As testament to that statement, in the Kansas City area, for example, there are only two brick and mortar businesses that specialize in baseball cards, down from about 50 at the peak of the speculative boom 15 years ago. They are Show-Me Sports Cards in Blue Springs and The Baseball Card Store in Overland Park.

For Marcucci, collecting cards hearkens back to his days collecting pop bottles for spare change.

"I do it for the nostalgia. When I sort my cards, I'm tapping into the eight-year-old in me. Although, I can see this as a sort of retirement business. But, I'll deal with that down the road."

Meanwhile let's look at Ron Santo just one more time…

Ron Ranto of the Chicago Cubs, 1967-69. (photos coutesy Mike Marcucci)

 

As old as baseball itself

Cincinnati Red Stockings pitcher Tony Mullane on an 1888
trading card.

Baseball cards have been made and collected ever since 1870, just one year after the Cincinnati Red Stockings became America's first professional baseball team.

"A young Babe Ruth may have found an old trade card in the attic and marveled at its age. A young Ty Cobb may have been given a tobacco card of Cap Anson and wondered who was that old geezer," said David E. Rudd, a respected authority on photographic images. He operates www.Cycleback.com, a website for collectors of all kinds of photo images.

Before there was bubble gum, baseball cards were distributed in packs of tobacco.

"Starting in the mid-1880s baseball cards were mass produced and distributed nationwide for the first time. This era produced many attractive cards, which are still popular amongst collectors," Rudd stated.

"Goodwin & Co., a tobacco company in New York, issued the Old Judge cards, a small picture card that was inserted into packs of Old Judge brand tobacco. Goodwin & Co. produced these cards both as a 'stiffener' for their cigarette packs and to boost sales.

"Stars from these days include Cap Anson, Mike 'King' Kelley, Buck Ewing, Charles Comisky and Charles 'Hoss' Radbourne," Rudd explained.

This Honus Wagner T206 baseball card sold at auction for more than two million dollars in 2013. (photo courtesy Robert Edward Auctions.)

Many regard the period from 1909-15 as the golden age of baseball cards. Tobacco and candy companies produced some of the most beautiful, original and expensive cards of all time.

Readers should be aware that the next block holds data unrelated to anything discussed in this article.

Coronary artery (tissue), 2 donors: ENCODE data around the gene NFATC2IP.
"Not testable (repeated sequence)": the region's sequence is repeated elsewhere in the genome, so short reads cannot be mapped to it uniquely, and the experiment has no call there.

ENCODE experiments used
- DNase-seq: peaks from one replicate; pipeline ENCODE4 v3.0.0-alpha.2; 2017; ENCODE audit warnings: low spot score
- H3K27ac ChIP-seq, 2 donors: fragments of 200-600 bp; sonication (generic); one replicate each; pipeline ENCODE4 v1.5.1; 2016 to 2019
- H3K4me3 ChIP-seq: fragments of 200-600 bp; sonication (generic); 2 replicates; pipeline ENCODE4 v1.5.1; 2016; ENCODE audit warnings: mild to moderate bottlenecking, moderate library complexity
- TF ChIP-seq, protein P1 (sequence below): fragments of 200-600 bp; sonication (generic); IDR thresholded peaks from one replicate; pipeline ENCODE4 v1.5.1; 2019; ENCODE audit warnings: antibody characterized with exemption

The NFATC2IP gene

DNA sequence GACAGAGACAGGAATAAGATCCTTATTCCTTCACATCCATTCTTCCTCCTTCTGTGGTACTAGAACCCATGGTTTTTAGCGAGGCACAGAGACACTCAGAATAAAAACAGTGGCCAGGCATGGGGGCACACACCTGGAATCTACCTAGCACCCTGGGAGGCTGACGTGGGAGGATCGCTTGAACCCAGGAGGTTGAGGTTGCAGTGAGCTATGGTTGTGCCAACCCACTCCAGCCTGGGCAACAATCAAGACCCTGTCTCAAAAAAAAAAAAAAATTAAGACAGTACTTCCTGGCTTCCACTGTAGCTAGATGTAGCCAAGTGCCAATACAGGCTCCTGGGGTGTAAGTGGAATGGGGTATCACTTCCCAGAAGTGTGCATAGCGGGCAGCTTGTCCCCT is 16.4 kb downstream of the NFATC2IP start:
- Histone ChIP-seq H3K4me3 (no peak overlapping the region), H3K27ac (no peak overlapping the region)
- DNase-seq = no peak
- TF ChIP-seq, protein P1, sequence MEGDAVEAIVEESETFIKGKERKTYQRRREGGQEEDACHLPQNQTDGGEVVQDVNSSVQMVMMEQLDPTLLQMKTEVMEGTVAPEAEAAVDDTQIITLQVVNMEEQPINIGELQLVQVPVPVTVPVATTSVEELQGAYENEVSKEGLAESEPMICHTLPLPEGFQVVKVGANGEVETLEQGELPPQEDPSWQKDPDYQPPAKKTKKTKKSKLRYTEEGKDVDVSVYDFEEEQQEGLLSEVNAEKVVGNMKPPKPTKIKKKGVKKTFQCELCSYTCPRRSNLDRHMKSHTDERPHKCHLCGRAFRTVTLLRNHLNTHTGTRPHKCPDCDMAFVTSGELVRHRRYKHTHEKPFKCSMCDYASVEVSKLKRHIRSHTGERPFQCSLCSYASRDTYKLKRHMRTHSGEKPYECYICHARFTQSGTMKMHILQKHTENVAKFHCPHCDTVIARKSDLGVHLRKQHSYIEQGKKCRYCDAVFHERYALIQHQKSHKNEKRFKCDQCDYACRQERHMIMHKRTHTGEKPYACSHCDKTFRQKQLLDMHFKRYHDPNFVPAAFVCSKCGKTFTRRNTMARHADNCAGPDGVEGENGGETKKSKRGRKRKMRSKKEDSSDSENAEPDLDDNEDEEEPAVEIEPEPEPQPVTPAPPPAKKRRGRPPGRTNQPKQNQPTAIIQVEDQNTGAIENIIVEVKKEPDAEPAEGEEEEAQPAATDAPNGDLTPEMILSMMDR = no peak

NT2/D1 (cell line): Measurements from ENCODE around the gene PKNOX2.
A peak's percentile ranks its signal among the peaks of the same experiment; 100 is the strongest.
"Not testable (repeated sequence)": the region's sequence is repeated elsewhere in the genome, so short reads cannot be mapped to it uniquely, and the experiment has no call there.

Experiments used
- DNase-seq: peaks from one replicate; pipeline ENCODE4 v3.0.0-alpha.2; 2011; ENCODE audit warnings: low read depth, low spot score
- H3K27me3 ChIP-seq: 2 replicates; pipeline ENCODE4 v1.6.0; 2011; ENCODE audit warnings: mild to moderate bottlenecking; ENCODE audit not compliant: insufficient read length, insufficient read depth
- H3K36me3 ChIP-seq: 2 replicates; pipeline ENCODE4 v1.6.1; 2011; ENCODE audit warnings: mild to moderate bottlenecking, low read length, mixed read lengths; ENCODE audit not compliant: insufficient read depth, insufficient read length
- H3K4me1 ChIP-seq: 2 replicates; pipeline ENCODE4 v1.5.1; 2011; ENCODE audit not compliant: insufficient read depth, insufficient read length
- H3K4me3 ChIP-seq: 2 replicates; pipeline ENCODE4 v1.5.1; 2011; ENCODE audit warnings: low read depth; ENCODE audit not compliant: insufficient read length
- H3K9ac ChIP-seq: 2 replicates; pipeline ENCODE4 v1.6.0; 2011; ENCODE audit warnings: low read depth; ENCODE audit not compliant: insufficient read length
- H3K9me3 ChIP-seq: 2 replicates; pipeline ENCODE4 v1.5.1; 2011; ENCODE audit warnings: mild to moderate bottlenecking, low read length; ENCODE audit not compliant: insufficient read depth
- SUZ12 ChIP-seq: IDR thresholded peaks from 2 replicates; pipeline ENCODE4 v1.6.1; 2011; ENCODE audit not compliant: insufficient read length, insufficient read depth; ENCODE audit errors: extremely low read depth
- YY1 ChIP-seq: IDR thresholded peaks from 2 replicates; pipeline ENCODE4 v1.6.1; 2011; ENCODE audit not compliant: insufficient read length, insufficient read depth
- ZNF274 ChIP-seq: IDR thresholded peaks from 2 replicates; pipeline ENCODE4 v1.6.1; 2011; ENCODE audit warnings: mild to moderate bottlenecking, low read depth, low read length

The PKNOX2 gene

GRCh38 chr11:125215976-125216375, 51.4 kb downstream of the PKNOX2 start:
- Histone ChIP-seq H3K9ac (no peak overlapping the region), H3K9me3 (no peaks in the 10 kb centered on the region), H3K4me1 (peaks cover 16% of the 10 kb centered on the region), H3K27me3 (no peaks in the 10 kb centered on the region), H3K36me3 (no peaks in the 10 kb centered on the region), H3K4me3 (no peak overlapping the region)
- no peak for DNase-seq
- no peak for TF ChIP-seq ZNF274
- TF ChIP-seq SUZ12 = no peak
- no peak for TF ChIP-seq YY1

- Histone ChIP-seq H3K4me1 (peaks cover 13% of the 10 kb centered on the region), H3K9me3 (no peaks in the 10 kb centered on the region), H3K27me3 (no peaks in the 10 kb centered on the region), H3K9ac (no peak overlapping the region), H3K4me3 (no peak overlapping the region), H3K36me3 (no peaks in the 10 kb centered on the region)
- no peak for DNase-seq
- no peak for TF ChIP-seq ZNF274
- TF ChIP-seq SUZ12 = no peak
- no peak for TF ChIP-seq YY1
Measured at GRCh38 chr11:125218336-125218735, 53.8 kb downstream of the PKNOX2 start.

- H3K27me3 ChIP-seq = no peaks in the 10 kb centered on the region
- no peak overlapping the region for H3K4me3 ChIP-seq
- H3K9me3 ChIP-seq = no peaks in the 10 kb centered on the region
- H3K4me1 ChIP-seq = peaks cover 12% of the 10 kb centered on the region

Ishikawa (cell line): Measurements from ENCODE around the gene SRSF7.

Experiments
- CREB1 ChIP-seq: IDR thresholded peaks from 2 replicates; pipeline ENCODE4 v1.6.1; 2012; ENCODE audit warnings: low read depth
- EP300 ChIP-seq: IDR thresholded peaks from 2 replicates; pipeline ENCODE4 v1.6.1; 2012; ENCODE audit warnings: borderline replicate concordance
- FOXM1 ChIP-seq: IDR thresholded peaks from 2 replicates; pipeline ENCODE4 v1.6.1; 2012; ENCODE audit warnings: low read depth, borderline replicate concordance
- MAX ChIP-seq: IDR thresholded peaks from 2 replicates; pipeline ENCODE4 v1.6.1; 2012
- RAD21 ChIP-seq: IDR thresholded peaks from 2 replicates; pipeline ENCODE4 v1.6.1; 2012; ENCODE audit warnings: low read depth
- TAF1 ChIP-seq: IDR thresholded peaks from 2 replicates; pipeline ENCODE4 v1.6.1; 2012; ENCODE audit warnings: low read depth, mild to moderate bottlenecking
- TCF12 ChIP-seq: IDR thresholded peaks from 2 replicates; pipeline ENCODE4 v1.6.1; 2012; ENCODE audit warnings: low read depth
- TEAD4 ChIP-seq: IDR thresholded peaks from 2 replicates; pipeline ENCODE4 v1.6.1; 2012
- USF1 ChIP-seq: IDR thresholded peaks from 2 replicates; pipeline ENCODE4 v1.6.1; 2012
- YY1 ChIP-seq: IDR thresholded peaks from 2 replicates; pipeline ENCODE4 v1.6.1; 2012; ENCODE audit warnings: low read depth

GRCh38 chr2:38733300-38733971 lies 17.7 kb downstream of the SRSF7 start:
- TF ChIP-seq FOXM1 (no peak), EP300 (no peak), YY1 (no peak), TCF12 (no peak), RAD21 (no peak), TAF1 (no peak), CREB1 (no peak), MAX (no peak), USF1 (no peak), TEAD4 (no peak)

"Popular issues from this era include the T206 White Borders produced from 1909 to 1911 and sold in various brands of cigarettes. This set includes the undisputed king of baseball cards, the T206 Honus Wagner. This card was removed early in the printing of the card, making it rare. There are only about 50 of these cards in existence.

Popular players from this era include Ty Cobb, Shoeless Joe Jackson, Walter Johnson, Christy Mathewson, Cy Young, Napolean Lajoie and Wagner. In the 1930s another extremely popular era in cards were introduced by the Goudey Gum Company of Boston. "

The Goudey cards, especially from 1933, '34 and '38, are among the most popular cards ever produced," said Rudd.

With colorful art, they picture all the era's stars, including Babe Ruth, Lou Gehrig and Jimmie Foxx. From 1939 to 1941, Gum Inc. produced the Play Ball cards. These include popular cards of Ted Williams and Joe DiMaggio.

In the early 1950s Topps Chewing Gum Company of New York City joined the mix.

"Their first major issue in 1952 is regarded by most as one of the greatest sets of all time," said Rudd.

The large colorful cards are highly sought after by collectors today. The 1952 Topps #311 Mickey Mantle is the most sought expensive card in the post-War era.

Mickey Mantle's rookie card on Topps 1952 #311 is the most sought-after. It recently sold at auction for $382,400. (photo courtesy National Sports Collectors)

For a long time Topps had a virtual monopoly in selling baseball cards. In 1980, however, a court ruled that other companies could join the fun, though they weren't allowed to package their cards with gum.

"In 1981, Fleer and Donruss produced baseball cards. From that time until today, more companies have joined the mix," said Rudd.

Today if you go to a card store, you will be able to buy one of many types of cards sold in packs. Just deciding which pack to pick can take some time.

Not all cards were produced in the same amounts. Different issues are produced in different amounts. Even within an issue, a particular card or cards may be more rare or more plentiful than the other cards. There is no set equation for determining the demand of a card.

Some important factors are: age of the card, attractiveness of the card, who's depicted on the card, popularity of the issue, scarcity of the card and condition of the card. "If a card is from a popular issue, depicts a popular player, is rare and in high condition, it will no doubt be an expensive card," Rudd said.

In the end, your cards are worth the amount of money that you get for them.

"It doesn't matter what the price guides say a card is worth," said Rudd. "If you can sell your card for five dollars it's worth five dollars."

The biggest disappointments come when collectors try to sell cards and find that they had overestimated their worth.

"If you start by having a realistic idea of what cards are worth, your collecting experience will be much more enjoyable, especially when you sell."

 

Leigh Elmore can be contacted at editor@discoverypub.com